To all intents and purposes, I come up smelling of roses when the usual background checks are done. I have a fine set of academic qualifications, I have an all-star cast of multinational corporations on my CV, I don't have a criminal record, I've never been bankrupt. I enjoy a considerable advantage over many hopeful job applicants, who are paying a hefty price for something that happened years and years ago. To look at me, to study me on paper and pore over the vetting checks that are routinely done, you would see no evidence of any problems that the checks are supposed to find.

Did I say "look at me"? The careful observer might detect one little clue that I've not led an entirely blemish-free life. I have a black mark that clearly advertises that I've had problems. I write this blog, but you'd have to search for it to find it - you'd have to cyberstalk me - but there's a mark on my body in a totally visible place that you should be able to see, whatever clothes I'm wearing... I can't cover it up.

What the hell is a 35-year-old man who works in offices for prestigious organisations doing getting a tattoo in a visible place? Surely it would be career suicide? Everybody knows that people with visible tattoos don't get hired into positions of professional responsibility. Everybody knows that people with visible tattoos are not made of the right kind of stuff to enjoy positions of senior management responsibility. Everybody knows that people with visible tattoos are trash; scum; the dregs of society.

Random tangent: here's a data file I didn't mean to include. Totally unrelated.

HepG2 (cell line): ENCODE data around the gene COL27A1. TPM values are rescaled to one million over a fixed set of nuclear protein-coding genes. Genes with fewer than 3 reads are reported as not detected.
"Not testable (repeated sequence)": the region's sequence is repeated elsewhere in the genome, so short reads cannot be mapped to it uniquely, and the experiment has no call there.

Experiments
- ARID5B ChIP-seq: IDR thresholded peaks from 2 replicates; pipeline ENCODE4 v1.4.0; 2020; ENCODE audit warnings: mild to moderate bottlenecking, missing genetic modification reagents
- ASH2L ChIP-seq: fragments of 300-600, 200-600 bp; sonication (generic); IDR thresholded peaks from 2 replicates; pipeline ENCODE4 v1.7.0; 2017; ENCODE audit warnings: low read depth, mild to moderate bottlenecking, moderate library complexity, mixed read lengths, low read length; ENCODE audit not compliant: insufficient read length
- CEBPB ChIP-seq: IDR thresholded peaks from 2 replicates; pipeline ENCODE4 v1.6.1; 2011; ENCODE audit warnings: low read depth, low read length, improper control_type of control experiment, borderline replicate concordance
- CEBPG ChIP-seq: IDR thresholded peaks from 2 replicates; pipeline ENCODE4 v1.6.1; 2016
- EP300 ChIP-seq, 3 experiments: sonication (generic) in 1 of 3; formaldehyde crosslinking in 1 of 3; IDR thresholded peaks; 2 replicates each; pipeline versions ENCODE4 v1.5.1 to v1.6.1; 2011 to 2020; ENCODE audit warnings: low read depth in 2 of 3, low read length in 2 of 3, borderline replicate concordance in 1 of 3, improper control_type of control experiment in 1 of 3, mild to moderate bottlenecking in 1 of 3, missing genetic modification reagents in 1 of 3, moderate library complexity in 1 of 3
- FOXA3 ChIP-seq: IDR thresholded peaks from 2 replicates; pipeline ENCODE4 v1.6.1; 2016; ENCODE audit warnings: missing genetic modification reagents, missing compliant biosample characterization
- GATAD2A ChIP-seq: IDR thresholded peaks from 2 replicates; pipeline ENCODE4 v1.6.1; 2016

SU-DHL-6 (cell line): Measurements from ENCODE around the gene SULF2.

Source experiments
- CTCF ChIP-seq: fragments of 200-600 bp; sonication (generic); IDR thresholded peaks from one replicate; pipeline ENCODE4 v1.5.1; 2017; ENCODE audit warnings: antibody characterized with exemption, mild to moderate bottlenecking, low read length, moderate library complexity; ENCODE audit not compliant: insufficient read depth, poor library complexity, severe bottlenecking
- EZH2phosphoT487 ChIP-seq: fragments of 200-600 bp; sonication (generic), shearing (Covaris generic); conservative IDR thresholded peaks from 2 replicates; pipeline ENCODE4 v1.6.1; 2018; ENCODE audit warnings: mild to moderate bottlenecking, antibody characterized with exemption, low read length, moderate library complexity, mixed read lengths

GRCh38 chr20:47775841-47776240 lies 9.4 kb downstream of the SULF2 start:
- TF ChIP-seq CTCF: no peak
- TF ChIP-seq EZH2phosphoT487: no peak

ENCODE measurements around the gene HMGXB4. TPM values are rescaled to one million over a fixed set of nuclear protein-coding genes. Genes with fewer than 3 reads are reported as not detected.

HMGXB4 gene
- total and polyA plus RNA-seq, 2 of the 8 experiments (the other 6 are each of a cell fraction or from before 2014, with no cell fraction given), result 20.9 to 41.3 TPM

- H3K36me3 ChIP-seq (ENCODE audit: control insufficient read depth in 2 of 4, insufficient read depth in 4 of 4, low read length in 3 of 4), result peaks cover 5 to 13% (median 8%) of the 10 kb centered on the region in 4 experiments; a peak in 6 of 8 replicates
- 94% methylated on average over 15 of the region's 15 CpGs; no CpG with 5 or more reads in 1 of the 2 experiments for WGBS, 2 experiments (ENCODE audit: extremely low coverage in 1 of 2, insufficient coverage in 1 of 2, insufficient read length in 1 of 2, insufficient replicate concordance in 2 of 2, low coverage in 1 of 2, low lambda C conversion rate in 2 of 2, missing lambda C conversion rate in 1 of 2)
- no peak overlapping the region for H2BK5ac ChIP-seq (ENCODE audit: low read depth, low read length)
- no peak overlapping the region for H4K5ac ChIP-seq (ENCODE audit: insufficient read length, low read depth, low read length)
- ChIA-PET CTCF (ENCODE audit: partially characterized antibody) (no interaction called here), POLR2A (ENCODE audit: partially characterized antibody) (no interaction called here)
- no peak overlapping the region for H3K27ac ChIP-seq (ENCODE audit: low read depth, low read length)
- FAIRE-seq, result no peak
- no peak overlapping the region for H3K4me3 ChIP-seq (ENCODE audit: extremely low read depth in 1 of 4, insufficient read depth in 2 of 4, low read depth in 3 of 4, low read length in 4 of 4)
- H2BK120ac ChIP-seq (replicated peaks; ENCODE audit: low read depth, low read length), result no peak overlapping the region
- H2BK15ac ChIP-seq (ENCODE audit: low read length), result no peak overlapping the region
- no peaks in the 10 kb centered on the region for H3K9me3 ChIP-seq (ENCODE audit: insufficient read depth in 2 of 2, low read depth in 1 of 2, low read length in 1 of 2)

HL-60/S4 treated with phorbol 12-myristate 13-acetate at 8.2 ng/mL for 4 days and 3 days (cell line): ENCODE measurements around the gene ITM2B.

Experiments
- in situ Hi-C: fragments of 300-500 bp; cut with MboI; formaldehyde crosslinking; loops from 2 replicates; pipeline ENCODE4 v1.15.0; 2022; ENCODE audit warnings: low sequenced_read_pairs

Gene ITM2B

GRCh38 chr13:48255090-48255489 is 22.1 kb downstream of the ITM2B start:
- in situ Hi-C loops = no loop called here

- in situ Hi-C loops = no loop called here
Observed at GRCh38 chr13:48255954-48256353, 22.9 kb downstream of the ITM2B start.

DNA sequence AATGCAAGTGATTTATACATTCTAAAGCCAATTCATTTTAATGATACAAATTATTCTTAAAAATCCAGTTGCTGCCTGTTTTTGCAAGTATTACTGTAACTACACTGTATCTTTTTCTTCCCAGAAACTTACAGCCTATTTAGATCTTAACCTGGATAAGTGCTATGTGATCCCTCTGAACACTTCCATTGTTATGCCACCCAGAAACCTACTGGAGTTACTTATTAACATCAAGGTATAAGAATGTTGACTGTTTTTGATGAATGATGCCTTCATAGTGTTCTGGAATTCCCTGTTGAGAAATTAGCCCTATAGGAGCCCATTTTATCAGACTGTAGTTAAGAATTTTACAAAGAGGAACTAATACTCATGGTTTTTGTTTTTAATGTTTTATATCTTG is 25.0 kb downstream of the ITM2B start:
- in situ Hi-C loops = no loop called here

Getting a tattoo was stupid, of course, but it was also brave. Getting a tattoo was direct action: a protest about my sister having a hard time from my parents about her inked body. Getting a tattoo has been the best way to thumb my nose at bosses who desperately want my skills and experience, but who would never dream of giving an opportunity to somebody who's been less fortunate in life. Getting a tattoo is a running gag - a joke - which attacks all the gatekeepers who are seeking to keep the riff raff from getting ahead in life. When I sit down for an interview, my tattoo can't be seen face to face - it's behind my ear. It's usually too late - I've been hired - when the bosses first notice it. So many people don't get their foot in the door, because there's a black mark that causes them to be dismissed out of hand as an unsuitable candidate.

Why a semicolon?

If I was ever asked by a colleague, my answer would be that it's a programmer thing - I finished every line of computer code I've ever written with a semicolon.